Research led by Penn State University focused on adult men and women with elevated serum cholesterol
WATSONVILLE, Calif., July 19, 2022 (GLOBE NEWSWIRE) — A daily serving of 13 grams of freeze-dried strawberry powder appeared to lower total cholesterol (TC) by almost 3% and LDL cholesterol (LDL C) by almost 5%, according to a randomized, double-blind, controlled crossover study recently published by the Journal of the American Nutrition Associationi. The new study strengthens the body of research that has already demonstrated a cholesterol-lowering benefit from eating strawberries. Thirteen grams of strawberry powder is equivalent to one cup of fresh berries in terms of the amount of calories, carbohydrates, potassium and fibre.
The study was conducted with 40 men and women, aged 35 to 60. The participants were overweight or obese and had elevated serum cholesterol, but no additional illness or chronic disease. During three periods of four weeks each – separated by a two-week washout period – participants received 40 grams of freeze-dried 100% strawberry powder (the high dose), 13 grams of freeze-dried strawberry powder (the low dose), or a control (no strawberry powder). Participants were instructed to consume the powder once per day and to maintain their usual diet and exercise routine.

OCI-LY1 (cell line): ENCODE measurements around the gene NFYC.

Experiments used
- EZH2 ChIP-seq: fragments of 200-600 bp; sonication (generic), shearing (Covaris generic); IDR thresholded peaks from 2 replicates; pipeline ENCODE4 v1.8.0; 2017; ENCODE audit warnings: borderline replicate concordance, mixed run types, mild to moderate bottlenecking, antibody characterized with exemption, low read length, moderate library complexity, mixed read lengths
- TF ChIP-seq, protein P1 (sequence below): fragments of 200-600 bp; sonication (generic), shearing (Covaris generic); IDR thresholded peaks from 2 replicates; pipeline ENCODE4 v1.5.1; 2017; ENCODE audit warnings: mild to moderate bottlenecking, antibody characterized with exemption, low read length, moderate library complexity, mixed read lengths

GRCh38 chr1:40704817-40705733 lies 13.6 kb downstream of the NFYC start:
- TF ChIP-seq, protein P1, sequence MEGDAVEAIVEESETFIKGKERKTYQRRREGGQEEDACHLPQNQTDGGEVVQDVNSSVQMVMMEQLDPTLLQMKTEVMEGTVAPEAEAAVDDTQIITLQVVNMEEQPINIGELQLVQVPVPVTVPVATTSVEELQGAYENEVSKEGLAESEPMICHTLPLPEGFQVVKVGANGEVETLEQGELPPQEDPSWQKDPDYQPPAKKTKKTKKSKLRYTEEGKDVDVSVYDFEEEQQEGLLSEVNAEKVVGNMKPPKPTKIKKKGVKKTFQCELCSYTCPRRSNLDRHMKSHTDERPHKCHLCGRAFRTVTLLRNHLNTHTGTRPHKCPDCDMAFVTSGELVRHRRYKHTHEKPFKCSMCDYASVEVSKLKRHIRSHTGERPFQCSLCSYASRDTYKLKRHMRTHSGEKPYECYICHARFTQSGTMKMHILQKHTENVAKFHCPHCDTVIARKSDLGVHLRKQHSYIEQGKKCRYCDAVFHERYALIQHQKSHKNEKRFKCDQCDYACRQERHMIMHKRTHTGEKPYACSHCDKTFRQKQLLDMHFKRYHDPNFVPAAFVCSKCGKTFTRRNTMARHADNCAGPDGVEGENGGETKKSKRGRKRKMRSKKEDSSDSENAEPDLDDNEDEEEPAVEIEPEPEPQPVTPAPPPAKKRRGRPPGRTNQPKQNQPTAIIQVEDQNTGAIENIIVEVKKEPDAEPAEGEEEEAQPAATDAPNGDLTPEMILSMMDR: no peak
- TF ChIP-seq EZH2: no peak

The researchers found a significant effect on lowering serum LDL C and TC. The low dose strawberry supplementation resulted in a 4.9% reduction in LDL-C compared to the high dose, but not compared to the control. The low dose also resulted in a 2.4% reduction in TC compared to the high dose and 2.8% reduction compared to the control. No additional significant effects were noted. The authors were unable to explain why the low dose produced a larger effect than the high dose of strawberry powder.
Other studies have previously linked strawberries, which are a source of fibre, phytosterols, and polyphenols, to several markers for cardiovascular disease. In a study of obese and overweight adults, daily consumption of strawberries significantly reduced TC and LDL cholesterol levels, reduced small LDL particle concentrations, and decreased lipid peroxidation.ii Strawberries have also been linked to a decrease in markers for oxidative stress, inflammation and diastolic blood pressure.
The Pennsylvania State University led the study in cooperation with the University of Arizona, Tucson; Lafayette College; and Texas Tech University. The study was supported by the California Strawberry Commission, which also provided the strawberry powder.
For more information on strawberry research, you can view the California Strawberry Commission’s Health Research Round-up at the Nutrition Portal at www.calstrawberry.com.
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